In 1924 you couldn’t of course be acquainted with the behind-the-scenes history of Radek’s resolution. At that time, you had the right to invest my signature to Radek’s theses with an exaggerated importance, without juxtaposing them with what I had personally said and written on this very question. But since that time almost eight years have elapsed. All the most important documents have long been published in all languages. My book on the Comintern [The Third International After Lenin] states everything essential insofar as the policy of the Brandlerites in 1923 is concerned.

I ask you: What do you expect to glean now, in the autumn of 1931, from the chance episode of my signature to Radek’s theses? Why not give yourself an answer to this question? Why not formulate your reply in writing?

Furthermore, you persistently cite my declaration that in all fundamental questions on which I disagreed with Lenin, Lenin was right as against me. This declaration is contained in the platform of the Opposition bloc of 1926. You, like Zinoviev, seek to draw directly or indirectly from this declaration the conclusion that you were correct in the criticism which you and your faction directed against me from 1924 to 1927 – if not entirely then at least partially so.

And here, too, I begin with an “admission of my mistake.” And this time likewise the error was not of a principled character: it rests completely and exclusively on the plane of inner factional tactics.

In its general form, my declaration that Lenin was right as against me is unquestionably correct. I made it without doing the least violence to my political conscience. Lenin did not come over to me, I went over to Lenin. I joined him later than many others. But I make bold to think I understood him in a way not inferior to others. If the matter involved the historical past alone, I would make no exceptions to my declaration. It would be unworthy of Lenin’s memory, and at the same time beneath my dignity, for me to attempt, now that Lenin is no longer alive, to demonstrate out of mere ambition that on such and such questions I was right as against Lenin.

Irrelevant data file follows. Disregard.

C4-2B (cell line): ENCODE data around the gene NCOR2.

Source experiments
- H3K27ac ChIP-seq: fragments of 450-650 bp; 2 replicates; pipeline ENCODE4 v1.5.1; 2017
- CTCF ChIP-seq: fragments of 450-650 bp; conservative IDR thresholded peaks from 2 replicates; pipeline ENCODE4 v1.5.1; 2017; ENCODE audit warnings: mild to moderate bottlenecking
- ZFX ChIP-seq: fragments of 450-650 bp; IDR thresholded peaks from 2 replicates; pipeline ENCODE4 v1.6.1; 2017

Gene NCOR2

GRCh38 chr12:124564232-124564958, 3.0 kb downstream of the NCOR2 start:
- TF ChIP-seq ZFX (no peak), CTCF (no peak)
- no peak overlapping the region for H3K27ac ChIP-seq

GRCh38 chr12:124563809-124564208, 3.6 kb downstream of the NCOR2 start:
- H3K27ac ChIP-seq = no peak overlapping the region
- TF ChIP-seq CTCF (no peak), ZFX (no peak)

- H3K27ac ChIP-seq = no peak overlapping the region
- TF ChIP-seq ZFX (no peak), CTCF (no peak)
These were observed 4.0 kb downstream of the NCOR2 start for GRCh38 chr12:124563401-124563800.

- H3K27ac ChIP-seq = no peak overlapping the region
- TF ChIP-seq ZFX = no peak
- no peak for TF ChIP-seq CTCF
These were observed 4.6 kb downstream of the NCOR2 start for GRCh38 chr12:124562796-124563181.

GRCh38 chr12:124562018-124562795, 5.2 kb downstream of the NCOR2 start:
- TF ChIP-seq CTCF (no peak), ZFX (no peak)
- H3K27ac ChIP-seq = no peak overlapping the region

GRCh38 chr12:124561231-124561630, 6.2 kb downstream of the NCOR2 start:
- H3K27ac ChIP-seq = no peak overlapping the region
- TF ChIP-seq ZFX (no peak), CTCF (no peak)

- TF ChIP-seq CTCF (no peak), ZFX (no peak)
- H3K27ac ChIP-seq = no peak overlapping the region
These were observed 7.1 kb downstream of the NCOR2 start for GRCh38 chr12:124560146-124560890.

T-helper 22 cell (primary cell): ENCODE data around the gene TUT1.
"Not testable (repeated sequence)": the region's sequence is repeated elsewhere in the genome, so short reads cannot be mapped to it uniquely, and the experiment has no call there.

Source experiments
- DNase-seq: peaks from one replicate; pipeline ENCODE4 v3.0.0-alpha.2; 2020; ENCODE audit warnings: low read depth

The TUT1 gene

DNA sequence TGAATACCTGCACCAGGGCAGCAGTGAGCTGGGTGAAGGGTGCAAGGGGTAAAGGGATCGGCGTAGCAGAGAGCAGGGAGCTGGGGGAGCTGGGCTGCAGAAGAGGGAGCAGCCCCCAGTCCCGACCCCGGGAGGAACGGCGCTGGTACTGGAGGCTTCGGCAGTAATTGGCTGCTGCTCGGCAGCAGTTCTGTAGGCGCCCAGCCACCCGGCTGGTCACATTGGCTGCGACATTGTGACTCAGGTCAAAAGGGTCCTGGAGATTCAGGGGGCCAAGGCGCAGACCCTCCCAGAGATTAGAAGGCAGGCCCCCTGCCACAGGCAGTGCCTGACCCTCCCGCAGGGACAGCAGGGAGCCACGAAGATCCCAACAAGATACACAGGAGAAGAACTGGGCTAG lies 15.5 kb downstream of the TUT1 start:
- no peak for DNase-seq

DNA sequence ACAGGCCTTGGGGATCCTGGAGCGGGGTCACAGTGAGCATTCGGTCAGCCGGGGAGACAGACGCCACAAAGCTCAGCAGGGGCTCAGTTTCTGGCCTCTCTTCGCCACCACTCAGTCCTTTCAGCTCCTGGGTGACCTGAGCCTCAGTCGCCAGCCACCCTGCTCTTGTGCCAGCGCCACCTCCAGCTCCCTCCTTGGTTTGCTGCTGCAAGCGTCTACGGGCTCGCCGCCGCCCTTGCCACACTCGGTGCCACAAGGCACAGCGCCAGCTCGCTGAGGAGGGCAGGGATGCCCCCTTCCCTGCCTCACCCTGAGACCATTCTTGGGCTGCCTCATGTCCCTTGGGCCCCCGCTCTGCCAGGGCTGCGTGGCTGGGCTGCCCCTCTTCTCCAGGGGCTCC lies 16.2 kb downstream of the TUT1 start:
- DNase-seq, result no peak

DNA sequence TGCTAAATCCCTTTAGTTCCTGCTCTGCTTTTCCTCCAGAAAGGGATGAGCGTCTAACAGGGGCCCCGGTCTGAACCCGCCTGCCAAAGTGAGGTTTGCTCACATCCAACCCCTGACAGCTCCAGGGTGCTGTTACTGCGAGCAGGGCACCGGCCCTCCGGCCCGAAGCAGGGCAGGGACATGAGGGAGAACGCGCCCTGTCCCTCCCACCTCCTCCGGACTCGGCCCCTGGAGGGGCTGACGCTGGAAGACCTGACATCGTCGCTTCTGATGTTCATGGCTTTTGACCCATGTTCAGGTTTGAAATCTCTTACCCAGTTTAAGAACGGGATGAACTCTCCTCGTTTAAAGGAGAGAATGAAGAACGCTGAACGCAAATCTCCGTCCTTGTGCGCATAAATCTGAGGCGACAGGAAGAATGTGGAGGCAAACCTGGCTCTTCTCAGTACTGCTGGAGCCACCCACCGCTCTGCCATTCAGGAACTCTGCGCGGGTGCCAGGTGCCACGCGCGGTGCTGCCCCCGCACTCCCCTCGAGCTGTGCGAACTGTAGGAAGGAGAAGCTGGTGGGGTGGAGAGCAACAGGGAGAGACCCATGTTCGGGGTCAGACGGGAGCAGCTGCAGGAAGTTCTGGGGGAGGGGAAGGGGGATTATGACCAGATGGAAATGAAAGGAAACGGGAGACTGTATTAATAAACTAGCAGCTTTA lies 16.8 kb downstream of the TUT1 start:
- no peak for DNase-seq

Nevertheless I violently opposed the declaration which you now so avidly seize upon. Why? Precisely because I foresaw that a declaration on my part would be seized upon by all those who were and who remain equally wrong both as against Lenin and me. On the question of my disagreements with Lenin, the Zinoviev faction and its French section have written a great many pages, theoretically absurd, politically reactionary, and in considerable measure, slanderous. With my acknowledgement of Lenin’s correctness, Zinoviev sought, if only partially, to throw a veil over the previous criminal “ideological” work of his own faction against me.

Zinoviev’s position at that time was truly tragic. Only yesterday a recognized leader of anti-Trotskyism, he on the next day bowed to the banner of the 1923 Opposition. At the sessions of the Central Committee all the speakers took every occasion to fling in his face his own declarations of yesterday, to which he could say nothing in reply. The same thing was done day in and day out by Pravda. On the other hand, the advanced Petrograd workers, followers of Zinoviev, who had engaged honestly and seriously in the struggle against “Trotskyism,” could by no means reconcile themselves to the sudden 180-degree turn. Zinoviev was confronted with the danger of losing the best elements of his own faction. In these conditions, a number of comrades from the 1923 Opposition insistently argued with me: “Let us give Zinoviev some general formula that would enable him, if only partially, to defend himself against the blows of the Stalinists on the one hand, and against the pressure from his own Petrograd co-thinkers on the other.” I had no objections in principle to a defensive formula of this type, but on one condition, namely, that it contained no principled concessions on my part. The struggle around this question lasted for weeks. At the last moment, at a time when it was already necessary to hand in a finished platform to the Central Committee, a clear-cut diplomatic break occurred between us and the Zinovievists precisely over the question of this formula which interests you so much. We were ready to introduce a platform independently in the name of the 1923 faction. As is always the case, intermediaries were found. Changes and corrections were introduced. In our own group, it was decided to make a concession to the Zinovievists. In our group I voted against the concession, finding it excessive and equivocal. But I did not break on this question either with the leading centre of my own group or with the Zinovievists. However, I did warn my friends that I would not raise the question so long as only the historical past was concerned. But as soon as it would be posed as a programmatic or political question, I would of course defend the theory of the permanent revolution. This is precisely what I did later.